Manakin III — the Butch Patrick connection!

Well, kinda. As I mentioned in the previous post, friend Kari had sent this to me among other notes:

…The last time I saw Brent was on TV…on MV3, when he was playing in Eddie and the Monsters. Remember them??!

MV3 is something that Los Angeles folks of a certain age might remember — it later turned into Video One, and was hosted primarily by Richard Blade, Mr. None-More-Eighties-KROQ. To quote this one blog entry about the show:

New Wave alternative to MTV, Richard Blade of the original KROQ brought videos and live performances from local L.Á. new wave bands as well as ones that were in town. Lo-budget yet compelling to this at the time junior high school kid…

Now, while there are a slew of clips from MV3 around — you can catch a huge batch right here, including performances from the Bangles, Berlin, the Three o’Clock and more — the appearance by Eddie and the Monsters isn’t available, it seems. And who were Eddie and the Monsters?

Well, Eddie and the Munsters would have been a trademark violation, I suspect — even with the featured appearance of Butch Patrick, Eddie himself from that sixties TV series.

I first heard about this record via the entertaining if scattershot book Hollywood Hi-Fi by George Gimarc and Pat Reeder, which actually ranked said song as a winner. To quote it:

Patrick returned to acting…until 1983, when a drummer pal (with the wonderful early eighties punk name ‘Wreak Havoc’) put him in touch with Phil Kohn, late of Curved Air. Since MTV was new, they decided to make a music video and see if they could get it on the fledgling channel. The result was “Whatever Happened to Eddie”….Patrick recalls that the video was the first by an unsigned band to get MTV airplay, inspiring the Basement Tapes show.

Said video itself isn’t available either it seems — but in the department of ‘wait, IS this a coincidence or not?’, the actual audio track was just added on YouTube earlier today with a homemade fan video:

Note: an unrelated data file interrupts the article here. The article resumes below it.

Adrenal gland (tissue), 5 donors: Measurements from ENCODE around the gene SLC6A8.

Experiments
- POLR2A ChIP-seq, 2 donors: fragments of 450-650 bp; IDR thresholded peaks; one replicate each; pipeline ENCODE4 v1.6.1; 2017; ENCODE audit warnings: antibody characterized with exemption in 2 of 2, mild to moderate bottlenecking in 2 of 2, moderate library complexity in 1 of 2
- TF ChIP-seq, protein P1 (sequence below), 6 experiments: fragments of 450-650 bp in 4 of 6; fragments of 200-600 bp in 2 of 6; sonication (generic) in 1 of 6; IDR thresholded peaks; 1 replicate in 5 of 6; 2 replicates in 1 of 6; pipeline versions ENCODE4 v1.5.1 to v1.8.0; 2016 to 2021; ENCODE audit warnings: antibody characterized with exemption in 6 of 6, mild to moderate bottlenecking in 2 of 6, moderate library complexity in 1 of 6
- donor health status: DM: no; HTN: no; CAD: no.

While here’s the cover:

Eddie!  Monsters!

So, you can see Eddie there and all, plus three others — and while I could be wrong, that sure looks like Brent in the upper left hand corner.

So there’s all that information to digest…but then there’s more! Further searching turned up this interview with Butch Patrick on the Phantom Photography site, which included, understandably, a question about the single. And as it turns out!:

PP: There is a music video, “What Ever Happened To Eddie?” with you on lead vocals. Was the video a one-time deal or were you trying to launch the band?

Butch: Well actually I’m going to let you in on a little something. I didn’t sing on that one, I lip synced. Just like I did in 1971 when we were trying to do teeny-bop records for Metro Media. In 1983 when MTV came on the air, we wanted to start doing rock videos. Since we really didn’t have a band, we created a band to do a video on which was Eddie And The Monsters. Brent Black who played guitar actually sang. His voice was so similar to my look that a lot of people don’t know that it wasn’t me.


(And yes, according to friend Kari, Brent Black is the very same Brent in question.)

So right about now my head is kinda starting to spin. More names to investigate, more questions!

And if Brent is reading this all and chuckling…I approve highly of your sense of humor.

In continuing search of Manakin

[EDIT: And continuing further! After reading this, there’s part three!]

So yesterday’s post has already prompted a number of responses! Billy Ingram was kind enough to link over from the site, while via blog comments and mail I’ve found out more about not only Manakin but the other acts members belonged to, a little subhistory at work.

I should start this post by saying that all this talk prompted me to dig out a book I have but haven’t read in years, We Got the Neutron Bomb, an oral history of LA punk done in partial response to the New York-specific Please Kill Me. While comprehensive the book is not definitive — the coauthors mention as much in the introduction while I’ve heard from other folks who know many of the principals about their own particular concerns with the text, and perhaps that’s unavoidable. Still, knowing that the chance of a mention in the book of them was unlikely I decided to rescan through it anyway — and indeed, Manakin don’t figure anywhere.